Sure we do, myth.

On the other hand, it's not clear to me what the "process" of Nar and Gam play are.  Saying that the process is "Addressing Premise/Challenge" isn't going to cut it either.  That tells me precisely zip about the process involved, or at least it tells me nothing more about what's going on than saying that the "Product of play is X".

OK – lets start here!

Quote from:
Story Now requires that at least one engaging issue or problematic feature of human existence be addressed in the process of role-playing. "Address" means:
  • Establishing the issue's Explorative expressions in the game-world, "fixing" them into imaginary place.
  • Developing the issue as a source of continued conflict, perhaps changing any number of things about it, such as which side is being taken by a given character, or providing more depth to why the antagonistic side of the issue exists at all.
  • Resolving the issue through the decisions of the players of the protagonists, as well as various features and constraints of the circumstances.



How is this done, actually, in play? It relies on the concept of something called Premise and its relationship to an emergent theme.
 
I already snuck Premise past you: it's that "problematic issue" I mentioned…

…But Narrativist role-playing is defined by the people involved placing their direct creative attention toward Premise and toward birthing its child, theme.

Red highlighting added.

So here we have both the “process of Address” and “the definition of Premise” and that the process of Addressing Premise gives birth to Theme.  Process and Product.  I am growing tired, but if you ask I will pull up the definition of Challenge if you wish.

So it strikes me that your "solution" doesn't actually solve the problem.  This is especially true as the generally accepted "product" of Sim play is the nebulous "Dream"


I am and have proposed that the Dream is the myth that is created as a result of play (bricolage).

I think you would serve your position by laying out precisely what you think the product of bricolage is without referring to the process (saying "the product of bricolage is the thing that bricolage produces" is about as helpful as saying "the process of creating Premise is the process that creates Premise").

LOL.  Yes, you are most correct.  I am working on it but I have proposed myth, as defined in Chris’ threads and article.  You are right though, that this is a most subtle and difficult topic.

Alternatively, explaining what you understand as the process(es) behind Nar and Gam play so that we can compare those processes with bricolage might be valuable.

I know this probably sound extremely lame, but I will in the near future.  It’s been something that has been brewing in the ol’ brainpan for sometime and this thread is my trying to work out some issues. 

Thank you for your constructive engagement!

M. J. and contracycle; I have not forgotten your posts and I will respond to them next!
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Jay
Silmenume
Member

Posts: 467


« Reply #51 on: November 28, 2005, 03:05:40 AM »

Hi contracycle,

You see, you say here that these issues were dealt with within the SIS.  Well, I'm sick to death of doing that.  The problem is then that I-the-GM have to do even more thinking for the player, second guessing for example, how much they even know about the blood feud principle.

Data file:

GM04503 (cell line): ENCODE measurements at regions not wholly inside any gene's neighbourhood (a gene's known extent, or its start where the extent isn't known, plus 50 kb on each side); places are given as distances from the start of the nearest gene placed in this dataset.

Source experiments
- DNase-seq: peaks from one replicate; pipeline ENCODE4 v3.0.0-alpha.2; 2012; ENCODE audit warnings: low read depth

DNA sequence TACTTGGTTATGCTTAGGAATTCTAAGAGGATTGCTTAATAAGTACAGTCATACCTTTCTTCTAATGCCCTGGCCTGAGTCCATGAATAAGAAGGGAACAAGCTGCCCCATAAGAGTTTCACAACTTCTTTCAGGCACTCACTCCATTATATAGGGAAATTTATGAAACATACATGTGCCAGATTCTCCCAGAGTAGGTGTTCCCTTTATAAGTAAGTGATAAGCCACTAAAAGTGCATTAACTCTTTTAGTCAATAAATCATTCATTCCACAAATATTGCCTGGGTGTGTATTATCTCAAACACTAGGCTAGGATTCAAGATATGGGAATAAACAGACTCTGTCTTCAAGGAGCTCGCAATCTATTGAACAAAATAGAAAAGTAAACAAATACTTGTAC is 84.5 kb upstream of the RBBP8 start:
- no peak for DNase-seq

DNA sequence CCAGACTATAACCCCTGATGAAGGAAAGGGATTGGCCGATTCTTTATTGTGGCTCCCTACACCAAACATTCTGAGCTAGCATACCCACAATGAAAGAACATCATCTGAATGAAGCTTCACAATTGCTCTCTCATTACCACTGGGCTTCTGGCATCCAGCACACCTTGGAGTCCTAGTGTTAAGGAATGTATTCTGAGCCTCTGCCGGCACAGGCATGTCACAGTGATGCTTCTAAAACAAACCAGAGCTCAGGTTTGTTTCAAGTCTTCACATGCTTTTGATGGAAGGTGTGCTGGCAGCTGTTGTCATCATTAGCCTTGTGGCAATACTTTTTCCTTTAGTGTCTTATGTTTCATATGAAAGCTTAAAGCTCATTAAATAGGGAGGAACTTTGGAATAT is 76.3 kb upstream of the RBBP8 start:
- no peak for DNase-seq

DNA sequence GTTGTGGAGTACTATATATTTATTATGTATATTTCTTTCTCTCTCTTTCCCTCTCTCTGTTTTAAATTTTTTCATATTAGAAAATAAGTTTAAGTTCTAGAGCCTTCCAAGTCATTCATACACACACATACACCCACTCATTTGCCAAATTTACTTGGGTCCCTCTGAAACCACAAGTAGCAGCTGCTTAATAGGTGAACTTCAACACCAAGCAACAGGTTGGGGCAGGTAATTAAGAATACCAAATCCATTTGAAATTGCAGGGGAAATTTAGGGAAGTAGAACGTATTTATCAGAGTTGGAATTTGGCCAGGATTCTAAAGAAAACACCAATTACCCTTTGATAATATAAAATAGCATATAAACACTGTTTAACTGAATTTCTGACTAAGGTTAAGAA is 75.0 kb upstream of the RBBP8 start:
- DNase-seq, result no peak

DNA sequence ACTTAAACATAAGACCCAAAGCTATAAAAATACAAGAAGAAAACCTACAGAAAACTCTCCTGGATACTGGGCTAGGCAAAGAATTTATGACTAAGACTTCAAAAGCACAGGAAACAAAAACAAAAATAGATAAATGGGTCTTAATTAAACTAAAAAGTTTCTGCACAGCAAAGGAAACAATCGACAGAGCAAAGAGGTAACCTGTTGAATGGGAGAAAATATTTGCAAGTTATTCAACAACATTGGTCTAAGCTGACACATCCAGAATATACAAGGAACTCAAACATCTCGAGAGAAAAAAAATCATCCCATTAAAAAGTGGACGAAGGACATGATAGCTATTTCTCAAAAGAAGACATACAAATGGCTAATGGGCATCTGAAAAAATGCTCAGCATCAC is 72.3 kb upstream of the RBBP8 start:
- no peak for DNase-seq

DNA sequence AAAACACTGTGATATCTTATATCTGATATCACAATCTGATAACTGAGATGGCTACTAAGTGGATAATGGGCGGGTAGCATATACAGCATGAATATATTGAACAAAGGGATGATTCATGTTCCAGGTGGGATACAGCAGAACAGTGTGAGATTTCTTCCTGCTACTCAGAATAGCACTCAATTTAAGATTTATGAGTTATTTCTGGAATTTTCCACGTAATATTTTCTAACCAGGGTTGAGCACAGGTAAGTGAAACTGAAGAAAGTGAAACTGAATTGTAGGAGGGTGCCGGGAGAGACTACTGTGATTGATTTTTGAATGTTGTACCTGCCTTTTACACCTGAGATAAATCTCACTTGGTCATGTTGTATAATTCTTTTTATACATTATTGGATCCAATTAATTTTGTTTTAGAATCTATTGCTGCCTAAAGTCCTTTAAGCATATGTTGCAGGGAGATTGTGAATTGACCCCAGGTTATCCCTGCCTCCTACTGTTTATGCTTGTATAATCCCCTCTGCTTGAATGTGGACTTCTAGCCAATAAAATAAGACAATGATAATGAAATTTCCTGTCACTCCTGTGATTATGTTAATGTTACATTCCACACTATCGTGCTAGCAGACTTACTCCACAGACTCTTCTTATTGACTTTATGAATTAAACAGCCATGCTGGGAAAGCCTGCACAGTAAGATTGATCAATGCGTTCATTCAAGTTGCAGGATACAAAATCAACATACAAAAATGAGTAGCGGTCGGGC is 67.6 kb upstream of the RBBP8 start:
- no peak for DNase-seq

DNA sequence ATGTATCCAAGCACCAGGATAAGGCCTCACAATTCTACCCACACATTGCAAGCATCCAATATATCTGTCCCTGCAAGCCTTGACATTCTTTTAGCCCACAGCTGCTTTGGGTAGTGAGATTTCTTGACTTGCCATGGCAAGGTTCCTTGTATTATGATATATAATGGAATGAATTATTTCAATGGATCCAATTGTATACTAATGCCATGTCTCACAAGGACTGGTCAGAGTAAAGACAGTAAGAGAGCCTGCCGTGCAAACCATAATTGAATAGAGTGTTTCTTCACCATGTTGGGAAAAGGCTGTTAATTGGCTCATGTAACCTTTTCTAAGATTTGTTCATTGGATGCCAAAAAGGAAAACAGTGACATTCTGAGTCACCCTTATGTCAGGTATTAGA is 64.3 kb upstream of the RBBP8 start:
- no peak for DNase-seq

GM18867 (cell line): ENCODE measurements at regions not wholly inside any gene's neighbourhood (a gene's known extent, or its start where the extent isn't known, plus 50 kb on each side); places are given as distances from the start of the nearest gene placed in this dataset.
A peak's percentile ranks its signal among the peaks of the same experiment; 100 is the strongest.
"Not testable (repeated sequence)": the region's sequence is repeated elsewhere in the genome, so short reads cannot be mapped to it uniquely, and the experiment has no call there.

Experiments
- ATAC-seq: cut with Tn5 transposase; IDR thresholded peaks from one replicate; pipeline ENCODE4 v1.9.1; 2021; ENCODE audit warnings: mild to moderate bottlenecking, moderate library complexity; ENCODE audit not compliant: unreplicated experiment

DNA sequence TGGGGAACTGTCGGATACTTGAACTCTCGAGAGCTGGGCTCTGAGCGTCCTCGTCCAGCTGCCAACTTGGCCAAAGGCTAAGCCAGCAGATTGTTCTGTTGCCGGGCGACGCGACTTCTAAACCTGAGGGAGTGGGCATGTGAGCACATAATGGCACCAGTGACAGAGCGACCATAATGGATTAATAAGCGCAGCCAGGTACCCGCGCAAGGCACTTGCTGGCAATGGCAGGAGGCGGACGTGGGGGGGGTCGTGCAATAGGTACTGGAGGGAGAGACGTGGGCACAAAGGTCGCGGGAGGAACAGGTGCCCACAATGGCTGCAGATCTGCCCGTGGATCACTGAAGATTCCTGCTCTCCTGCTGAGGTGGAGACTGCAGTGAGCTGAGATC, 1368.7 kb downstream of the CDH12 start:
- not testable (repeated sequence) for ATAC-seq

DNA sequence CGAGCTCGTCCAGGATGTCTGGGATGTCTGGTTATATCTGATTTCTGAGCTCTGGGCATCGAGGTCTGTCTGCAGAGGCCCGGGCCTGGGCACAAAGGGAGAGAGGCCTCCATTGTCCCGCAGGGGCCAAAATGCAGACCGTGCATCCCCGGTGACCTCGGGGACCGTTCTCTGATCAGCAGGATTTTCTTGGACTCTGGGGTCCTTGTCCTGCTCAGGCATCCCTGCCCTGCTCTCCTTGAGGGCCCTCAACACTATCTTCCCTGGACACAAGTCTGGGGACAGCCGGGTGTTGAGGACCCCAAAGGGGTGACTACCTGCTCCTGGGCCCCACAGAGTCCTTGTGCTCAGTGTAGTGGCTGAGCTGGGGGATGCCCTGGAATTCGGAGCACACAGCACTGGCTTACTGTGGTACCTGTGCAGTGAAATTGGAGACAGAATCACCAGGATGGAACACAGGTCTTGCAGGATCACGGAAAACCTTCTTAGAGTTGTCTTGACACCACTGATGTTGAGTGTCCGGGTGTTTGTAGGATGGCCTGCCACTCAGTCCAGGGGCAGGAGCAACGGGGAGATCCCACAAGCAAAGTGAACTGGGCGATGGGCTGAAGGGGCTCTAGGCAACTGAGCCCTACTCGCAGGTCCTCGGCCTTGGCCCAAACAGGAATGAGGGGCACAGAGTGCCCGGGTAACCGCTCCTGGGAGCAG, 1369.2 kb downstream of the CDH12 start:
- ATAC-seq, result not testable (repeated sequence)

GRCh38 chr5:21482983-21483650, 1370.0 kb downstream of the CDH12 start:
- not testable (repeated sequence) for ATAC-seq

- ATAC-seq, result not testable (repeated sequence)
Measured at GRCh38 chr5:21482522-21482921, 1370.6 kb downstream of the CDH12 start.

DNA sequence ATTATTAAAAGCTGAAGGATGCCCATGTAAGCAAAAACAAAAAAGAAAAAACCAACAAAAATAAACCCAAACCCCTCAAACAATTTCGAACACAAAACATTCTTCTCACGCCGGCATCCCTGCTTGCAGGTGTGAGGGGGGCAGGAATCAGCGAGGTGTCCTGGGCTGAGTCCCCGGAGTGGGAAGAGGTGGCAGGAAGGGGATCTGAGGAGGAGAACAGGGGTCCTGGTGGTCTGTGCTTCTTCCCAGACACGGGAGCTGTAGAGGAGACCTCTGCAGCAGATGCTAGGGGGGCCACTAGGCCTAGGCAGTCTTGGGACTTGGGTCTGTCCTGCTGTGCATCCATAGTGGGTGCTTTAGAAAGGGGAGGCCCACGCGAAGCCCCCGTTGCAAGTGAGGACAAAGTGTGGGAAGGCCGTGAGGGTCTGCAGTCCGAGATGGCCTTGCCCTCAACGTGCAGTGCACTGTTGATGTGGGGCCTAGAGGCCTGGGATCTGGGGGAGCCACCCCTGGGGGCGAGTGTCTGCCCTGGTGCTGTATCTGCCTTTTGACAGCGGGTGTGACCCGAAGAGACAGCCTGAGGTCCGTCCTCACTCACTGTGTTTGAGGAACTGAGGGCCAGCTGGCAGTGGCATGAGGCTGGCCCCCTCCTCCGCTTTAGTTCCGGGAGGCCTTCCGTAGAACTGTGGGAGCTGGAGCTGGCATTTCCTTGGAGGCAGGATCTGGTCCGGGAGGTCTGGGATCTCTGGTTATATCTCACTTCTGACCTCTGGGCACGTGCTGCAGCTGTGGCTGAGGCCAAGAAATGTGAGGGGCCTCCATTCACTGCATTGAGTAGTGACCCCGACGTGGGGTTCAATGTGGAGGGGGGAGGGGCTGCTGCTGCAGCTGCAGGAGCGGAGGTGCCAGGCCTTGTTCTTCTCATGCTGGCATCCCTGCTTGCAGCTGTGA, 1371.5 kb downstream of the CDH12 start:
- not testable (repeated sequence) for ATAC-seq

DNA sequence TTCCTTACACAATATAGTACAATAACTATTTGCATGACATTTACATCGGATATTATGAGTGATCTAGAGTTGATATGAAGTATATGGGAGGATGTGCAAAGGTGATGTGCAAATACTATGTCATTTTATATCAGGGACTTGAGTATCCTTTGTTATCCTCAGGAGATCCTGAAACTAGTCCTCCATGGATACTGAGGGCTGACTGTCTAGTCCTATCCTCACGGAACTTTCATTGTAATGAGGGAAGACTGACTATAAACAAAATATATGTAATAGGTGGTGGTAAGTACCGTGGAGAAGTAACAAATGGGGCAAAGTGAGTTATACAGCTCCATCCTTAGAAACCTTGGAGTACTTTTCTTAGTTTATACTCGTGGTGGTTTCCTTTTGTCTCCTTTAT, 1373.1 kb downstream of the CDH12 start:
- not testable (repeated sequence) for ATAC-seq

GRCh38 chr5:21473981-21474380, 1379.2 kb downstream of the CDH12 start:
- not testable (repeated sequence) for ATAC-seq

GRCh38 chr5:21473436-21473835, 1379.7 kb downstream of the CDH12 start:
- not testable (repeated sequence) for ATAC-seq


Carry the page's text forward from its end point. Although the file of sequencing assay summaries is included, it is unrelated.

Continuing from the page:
Previously, you suggested that players engaged with a particular topic can be taken to know something about it, but why should this be?  Surely, people primarily try to explore things they do not already know - or they explore things they do already know in search of unexpected and unpredictable emergent phenomenon.  So not only do I think it is unsafe to assume the players are well equipped regarding the topic of exploration, but worse, its probable they will be badly equipped.

Actually, these are some very incisive questions.

From the paradigm I’m working on, bricolage, that the Players need to know something about a “particular topic” is akin to the Players needing to know something about the rules and stakes in Gamism and needing to know something about the Premise and the stakes in Nar.  These are the very objects, tools, which the Players need to know something about in order to effectively engage in that particular CA.  IOW without such knowledge effective CA expression becomes very unlikely (not impossible).

To be an effective bricoleur said individual should have a decent working knowledge of the objects he’s likely to be employing.  Social structure is one of those categories of objects that the player will be faced with.  Such knowledge certainly does not need to be complete by any means, but to play without a basic understanding of the more salient social structures does severely restrict the options available to the Player when faced with a problem.  How does one justify a barbarian, FREX, not being familiar with the customs and mores of his own culture?  This runs a huge risk of breaking the Dream!  Just like a Player in Nar not grokking the Premise or a Gamist not grokking the mechanics the game runs a serious risk of stalling and losing momentum.  Why bother Playing a barbarian, FREX, if one does not make the most basic of efforts to become familiar with that which the Player will be representing/simulating/celebrating in play to the other Players at the table – thus running the risk of breaking their Dream as well.